Although the birds in my yard visit my birdbaths on a regular basis throughout the entire year, activity around these artificial ponds has definitely increased as of late. For example, in a little over an hour one afternoon this week I watched, a northern mockingbird, common grackles, American robins, brown thrashers, and orchard orioles visited the birdbath outside my home office.
While a couple of the birds that showed up drank, most were intent solely on bathing. If you have never seen wild birds bathe, you have missed a real treat.
Each bird would hop into the deepest water (only about two inches deep) and began rapidly flapping its wings. I suspect they also shook their bodies, but I cannot say for sure that was the case. What I do know is that while bathing, each bird had water flying everywhere. They would then suddenly stop, look around and repeat the process several times. Finally, when they finished they laboriously flew to nearby trees and shrubs on water-soaked wings to shake off the water and preen.
When the last bather left, the birdbath was almost empty and the ground within a three to four foot circle around the bath was soaking wet.
Their departure left me with the task of refilling the birdbath, and fond memories of what I had witnessed.
At this time of the year, we Georgians are spending a lot of time in our yards. As such, homeowners and their families are more likely to encounter a snake now than at any other time of the year. Whenever somebody does run across a snake, the first question that often comes to mind is, “Is this reptile poisonous?
According to John Jensen, senior wildlife biologist with the Georgia Nongame Wildlife Conservation Section and one of the state’s leading authorities on snakes, “Only every once in a while is it a venomous snake.”
It seems that only six of the 46 species of Georgia’s of native snakes are poisonous. The vast majority of the Peach State’s snakes are not a threat to humans. However, far too often, harmless snakes are needlessly persecuted. This is unfortunate because snakes are valued members of the wildlife communities that live in our yards.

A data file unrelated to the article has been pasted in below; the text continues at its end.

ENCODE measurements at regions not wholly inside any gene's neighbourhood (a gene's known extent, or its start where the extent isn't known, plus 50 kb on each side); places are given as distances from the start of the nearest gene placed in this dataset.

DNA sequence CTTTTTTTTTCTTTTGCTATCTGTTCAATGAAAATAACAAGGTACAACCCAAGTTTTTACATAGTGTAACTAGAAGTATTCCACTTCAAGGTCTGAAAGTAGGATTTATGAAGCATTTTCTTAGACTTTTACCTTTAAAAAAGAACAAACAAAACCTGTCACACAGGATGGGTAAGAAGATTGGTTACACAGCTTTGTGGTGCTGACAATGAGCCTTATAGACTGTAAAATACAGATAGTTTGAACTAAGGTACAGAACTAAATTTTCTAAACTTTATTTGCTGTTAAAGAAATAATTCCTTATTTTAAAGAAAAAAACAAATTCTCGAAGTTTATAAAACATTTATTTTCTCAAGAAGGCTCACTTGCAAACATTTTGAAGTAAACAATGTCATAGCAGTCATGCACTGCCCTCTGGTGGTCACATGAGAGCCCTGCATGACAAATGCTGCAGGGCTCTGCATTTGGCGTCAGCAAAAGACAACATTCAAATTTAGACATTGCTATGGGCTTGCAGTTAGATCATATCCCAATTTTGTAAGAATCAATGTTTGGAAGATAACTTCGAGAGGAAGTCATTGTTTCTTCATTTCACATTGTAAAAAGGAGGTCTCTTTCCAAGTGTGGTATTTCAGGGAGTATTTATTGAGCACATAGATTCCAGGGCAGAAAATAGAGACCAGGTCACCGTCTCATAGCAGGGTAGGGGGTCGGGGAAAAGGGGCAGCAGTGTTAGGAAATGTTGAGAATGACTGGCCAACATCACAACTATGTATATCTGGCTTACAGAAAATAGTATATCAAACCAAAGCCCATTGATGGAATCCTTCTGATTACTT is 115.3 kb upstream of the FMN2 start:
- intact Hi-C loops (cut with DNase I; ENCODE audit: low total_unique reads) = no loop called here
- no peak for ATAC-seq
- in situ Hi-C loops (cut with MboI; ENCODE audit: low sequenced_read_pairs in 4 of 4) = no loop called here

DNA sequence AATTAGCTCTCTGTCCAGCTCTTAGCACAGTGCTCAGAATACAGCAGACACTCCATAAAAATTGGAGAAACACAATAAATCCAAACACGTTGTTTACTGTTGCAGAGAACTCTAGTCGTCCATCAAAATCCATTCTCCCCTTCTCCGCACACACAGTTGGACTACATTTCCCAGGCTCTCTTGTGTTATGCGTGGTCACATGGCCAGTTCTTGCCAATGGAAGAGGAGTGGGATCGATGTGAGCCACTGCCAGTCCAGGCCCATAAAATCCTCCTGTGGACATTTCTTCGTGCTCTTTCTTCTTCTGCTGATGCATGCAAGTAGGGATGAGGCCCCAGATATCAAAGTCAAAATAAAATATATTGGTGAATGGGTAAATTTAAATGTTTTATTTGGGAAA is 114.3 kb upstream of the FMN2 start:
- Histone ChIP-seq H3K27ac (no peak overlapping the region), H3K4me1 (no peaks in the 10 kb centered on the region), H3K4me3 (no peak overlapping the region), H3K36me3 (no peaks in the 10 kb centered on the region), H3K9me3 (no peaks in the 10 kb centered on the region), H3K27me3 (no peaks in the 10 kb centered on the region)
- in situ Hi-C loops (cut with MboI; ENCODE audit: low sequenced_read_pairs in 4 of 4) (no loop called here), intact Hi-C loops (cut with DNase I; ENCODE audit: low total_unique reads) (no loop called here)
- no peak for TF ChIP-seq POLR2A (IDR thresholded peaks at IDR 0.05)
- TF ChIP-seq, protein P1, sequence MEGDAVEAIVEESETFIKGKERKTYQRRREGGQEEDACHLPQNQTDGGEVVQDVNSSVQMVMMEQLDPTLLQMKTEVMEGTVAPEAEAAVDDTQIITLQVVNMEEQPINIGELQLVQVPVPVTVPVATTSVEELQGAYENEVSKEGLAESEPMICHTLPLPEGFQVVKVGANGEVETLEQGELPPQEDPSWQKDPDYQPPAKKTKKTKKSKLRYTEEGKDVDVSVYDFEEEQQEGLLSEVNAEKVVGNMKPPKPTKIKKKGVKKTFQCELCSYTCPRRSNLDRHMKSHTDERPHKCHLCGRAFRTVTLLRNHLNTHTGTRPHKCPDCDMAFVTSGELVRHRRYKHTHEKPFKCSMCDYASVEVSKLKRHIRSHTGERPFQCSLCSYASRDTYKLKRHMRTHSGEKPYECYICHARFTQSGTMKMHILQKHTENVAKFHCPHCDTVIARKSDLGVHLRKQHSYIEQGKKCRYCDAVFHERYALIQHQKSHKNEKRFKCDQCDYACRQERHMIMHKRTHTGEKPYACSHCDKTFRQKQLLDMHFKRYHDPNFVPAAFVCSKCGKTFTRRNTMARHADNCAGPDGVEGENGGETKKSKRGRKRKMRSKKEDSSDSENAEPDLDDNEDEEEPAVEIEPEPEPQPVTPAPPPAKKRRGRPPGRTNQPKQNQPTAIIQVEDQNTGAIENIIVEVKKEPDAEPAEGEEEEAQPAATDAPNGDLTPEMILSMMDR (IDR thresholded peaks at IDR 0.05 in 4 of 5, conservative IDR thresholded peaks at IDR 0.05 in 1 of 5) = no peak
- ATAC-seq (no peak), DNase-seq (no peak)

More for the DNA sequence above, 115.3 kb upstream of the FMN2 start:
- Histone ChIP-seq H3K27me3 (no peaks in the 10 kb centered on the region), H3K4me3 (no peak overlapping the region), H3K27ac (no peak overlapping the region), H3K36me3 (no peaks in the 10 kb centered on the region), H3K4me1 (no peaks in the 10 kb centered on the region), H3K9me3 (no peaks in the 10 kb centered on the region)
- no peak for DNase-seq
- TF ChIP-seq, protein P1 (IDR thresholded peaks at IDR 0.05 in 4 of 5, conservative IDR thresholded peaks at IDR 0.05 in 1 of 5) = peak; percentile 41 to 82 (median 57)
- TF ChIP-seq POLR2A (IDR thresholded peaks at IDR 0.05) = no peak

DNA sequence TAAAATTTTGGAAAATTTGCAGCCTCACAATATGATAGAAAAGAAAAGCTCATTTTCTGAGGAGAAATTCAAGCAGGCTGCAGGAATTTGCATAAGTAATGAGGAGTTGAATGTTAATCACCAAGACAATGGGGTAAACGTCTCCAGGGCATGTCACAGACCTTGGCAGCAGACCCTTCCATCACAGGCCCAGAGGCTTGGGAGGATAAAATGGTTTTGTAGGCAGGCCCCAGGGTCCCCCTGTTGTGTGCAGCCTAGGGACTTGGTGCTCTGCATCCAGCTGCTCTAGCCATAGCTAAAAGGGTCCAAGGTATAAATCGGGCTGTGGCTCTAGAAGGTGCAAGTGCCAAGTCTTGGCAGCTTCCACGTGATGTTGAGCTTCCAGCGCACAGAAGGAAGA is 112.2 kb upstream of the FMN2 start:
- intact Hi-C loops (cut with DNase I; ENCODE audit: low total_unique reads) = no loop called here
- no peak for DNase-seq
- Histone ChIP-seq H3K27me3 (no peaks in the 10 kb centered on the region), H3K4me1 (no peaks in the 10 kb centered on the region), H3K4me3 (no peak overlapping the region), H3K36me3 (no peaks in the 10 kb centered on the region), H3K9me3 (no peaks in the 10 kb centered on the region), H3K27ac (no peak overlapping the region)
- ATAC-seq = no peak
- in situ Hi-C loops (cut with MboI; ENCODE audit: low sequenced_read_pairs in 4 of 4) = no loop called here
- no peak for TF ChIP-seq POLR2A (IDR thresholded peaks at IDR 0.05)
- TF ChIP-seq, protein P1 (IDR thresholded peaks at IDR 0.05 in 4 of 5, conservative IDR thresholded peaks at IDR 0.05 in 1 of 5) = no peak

One way that you can alleviate your fears that you have encountered a poisonous snake is to learn how to identify them. Since you only have to learn to identify six snakes, this is an easy task.
The Georgia Nongame Wildlife Conservation Section has prepared two publications that make identifying Georgia’s poisonous snakes a snap. These full color pamphlets are entitled, “Venomous Snakes of Georgia” and “Is it a Water Moccasin?”. Both publications can be downloaded by visiting the Nongame Wildlife Conservation Section website at www.georgiawildlife.org/georgiasnakes.
Interest in butterfly gardening is at an all time high throughout the Peach State. At one time, his activity was one-dimensional. If a homeowner wanted to attract butterflies to their yard, they planted flowers that produced an abundance of nectar. However, in recent years butterfly gardening has taken on a new dimension. Nowadays people that are serious butterfly gardeners also incorporate butterfly larval host plants into their landscape designs.
However, many homeowners do not realize that some of the trees growing in their yards are also butterfly host plants. Here is a list of ten such trees and the butterflies that use them as hosts.
Yellow Poplar – Eastern Tiger Swallowtail
Hackberry – Hackberry Emperor, Tawny Emperor, Question Mark, Mourning Cloak, American Snout
Sassafras – Spicebush Swallowtail, Eastern Tiger Swallowtail, Palamedes Swallowtail
Redbud – Henry’s Elfin
Flowering Dogwood – Spring Azure
Willow – Viceroy
Winged Elm – Question Mark
Water Oak – White M Hairstreak
Black Cherry – Eastern Tiger Swallowtail, Red-spotted Purple